Lillian Pitt

Lillian Pitt

Artist Statement

“I was born of the Warm Springs Reservation in Oregon over seventy years ago. My ancestors lived in the Columbia River Gorge area for over 10,000 years. My father’s people lived on the Oregon side near the great Celilo Falls. In the mid-1800’s the government moved the Washington Wasco, Wishxam, Wanapum Indians to Yakima, then switched their names to “Yakima.” The Oregon side Wasco, Wyam, Tenino, Tygh, Watlalas, were moved to Warm Springs, Oregon, then were called the “Warm Springs” Tribe. I lived in Warm Springs with my parents for twelve years before moving fifteen miles away to Madras. The day after high school graduation I moved to Portland to attend a hair styling college. After years of hairstyling, I became an instructor but had to retire because of a bad back, resulting in four back surgeries. I received my Associates of Arts degree in Mental Health/Human Services in 1981. It was during this time that I took a ceramics class. It was love at first touch! I knew then that I wanted to work in clay forever, but did not feel I was talented enough. So I made plans to continue my education in the undergraduate program in social work.

That same summer, I made seven raku-fired masks, just for the fun of it! When I heard the famous Navajo artist, R.C. Gorman, was having an opening at a local gallery, I gathered my poor quality photographs to show him, if I could muster up the courage to talk to him. I went, we talked, he asked, “What do you do?” I answered, “I make masks.” He bought two, and then convinced the gallery owner to carry the rest of my work. His generous support started me on my way in the art field. I had planned to give myself a year to give art a try; if I failed, I would go back to college.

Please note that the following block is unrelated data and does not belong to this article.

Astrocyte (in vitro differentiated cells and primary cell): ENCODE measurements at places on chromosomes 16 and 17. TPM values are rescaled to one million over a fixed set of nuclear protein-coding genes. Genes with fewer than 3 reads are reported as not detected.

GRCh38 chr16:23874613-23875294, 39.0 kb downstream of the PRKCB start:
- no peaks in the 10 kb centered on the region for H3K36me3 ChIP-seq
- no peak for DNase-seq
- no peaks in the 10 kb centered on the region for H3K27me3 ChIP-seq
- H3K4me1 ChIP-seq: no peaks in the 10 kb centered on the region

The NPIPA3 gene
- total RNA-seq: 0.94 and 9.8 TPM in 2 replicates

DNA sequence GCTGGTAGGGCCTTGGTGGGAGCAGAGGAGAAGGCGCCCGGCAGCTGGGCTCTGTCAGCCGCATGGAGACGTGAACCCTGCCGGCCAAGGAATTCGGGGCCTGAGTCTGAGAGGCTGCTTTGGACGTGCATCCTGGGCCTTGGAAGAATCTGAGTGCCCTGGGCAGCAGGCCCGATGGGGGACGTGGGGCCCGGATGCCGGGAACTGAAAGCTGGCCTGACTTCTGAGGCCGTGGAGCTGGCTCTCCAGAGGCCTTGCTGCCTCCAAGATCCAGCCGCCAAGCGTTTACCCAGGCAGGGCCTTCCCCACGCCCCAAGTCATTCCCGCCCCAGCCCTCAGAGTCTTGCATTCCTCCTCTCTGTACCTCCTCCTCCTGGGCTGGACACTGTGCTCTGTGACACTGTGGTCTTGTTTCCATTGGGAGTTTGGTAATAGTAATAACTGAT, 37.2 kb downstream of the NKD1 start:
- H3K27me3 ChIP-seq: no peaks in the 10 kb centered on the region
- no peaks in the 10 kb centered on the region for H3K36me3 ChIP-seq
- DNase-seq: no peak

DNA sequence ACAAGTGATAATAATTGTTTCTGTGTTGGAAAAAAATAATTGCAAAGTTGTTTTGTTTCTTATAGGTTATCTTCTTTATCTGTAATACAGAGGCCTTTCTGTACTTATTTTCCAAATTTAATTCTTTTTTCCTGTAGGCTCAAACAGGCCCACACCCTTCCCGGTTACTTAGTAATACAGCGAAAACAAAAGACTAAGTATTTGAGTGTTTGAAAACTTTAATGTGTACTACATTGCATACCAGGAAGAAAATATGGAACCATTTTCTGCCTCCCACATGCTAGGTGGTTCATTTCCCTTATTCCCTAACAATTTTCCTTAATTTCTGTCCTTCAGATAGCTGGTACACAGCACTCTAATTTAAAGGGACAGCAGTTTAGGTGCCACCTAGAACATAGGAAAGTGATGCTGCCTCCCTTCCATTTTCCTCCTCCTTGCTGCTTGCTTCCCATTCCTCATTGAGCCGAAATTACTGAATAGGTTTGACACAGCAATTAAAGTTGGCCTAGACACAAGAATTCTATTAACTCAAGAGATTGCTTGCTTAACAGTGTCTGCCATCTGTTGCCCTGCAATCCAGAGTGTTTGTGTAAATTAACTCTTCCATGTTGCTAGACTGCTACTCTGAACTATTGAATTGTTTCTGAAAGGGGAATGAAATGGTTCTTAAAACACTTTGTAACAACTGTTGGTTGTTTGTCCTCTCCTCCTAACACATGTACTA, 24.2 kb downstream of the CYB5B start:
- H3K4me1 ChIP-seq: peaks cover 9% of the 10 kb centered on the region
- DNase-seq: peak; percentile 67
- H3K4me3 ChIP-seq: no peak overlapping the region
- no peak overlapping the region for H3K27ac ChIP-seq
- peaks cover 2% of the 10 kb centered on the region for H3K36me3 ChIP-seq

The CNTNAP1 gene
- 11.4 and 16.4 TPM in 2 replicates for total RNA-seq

Well, that was many years ago. I have been fortunate enough to make a living with my masks, mask pins, and multi media works ever since. My motto is the three “P’s”: patience, persistence, and perseverance. When hand-building my masks, I think of the rich history of the Columbia River Gorge, the people, the legends and stories, the animals, salmon, and all its life-giving properties. It inspires me to pay homage to it all throughout the clay process.

I was in my 30’s, and already an artist before I knew that my ancestors lived in the Columbia River Gorge for more than 10,000 years. I had no idea. That’s 8,000 years before the time of Christ, and 6,000 years before the time of the Great Pyramids at Giza! My family never spoke about it, because when I was growing up, it was better for our survival to try and cover up the fact that we were Indian. But today I can tell you that I’m proud of who I am and who my people are. We are Warm Springs, Wasco (Watalas) and Yakama (Wishxam) people — Indian people of the Pacific Northwest. We call ourselves the River People.

My early years as an artist involved learning about my heritage. We didn’t talk much about my ancestors when I was growing up, because my father thought I could have a better life if I wasn’t so Indian. So in my early years as an artist, I didn’t really know all that much about the traditional arts of my people. I wasn’t even all that sure as to whether or not I wanted to be an “Indian” artist or just an artist. But then an elder took me to see the rock carvings and paintings created thousands of years ago by my ancestors, and I was hooked.  I couldn’t get over how interesting these rock images were.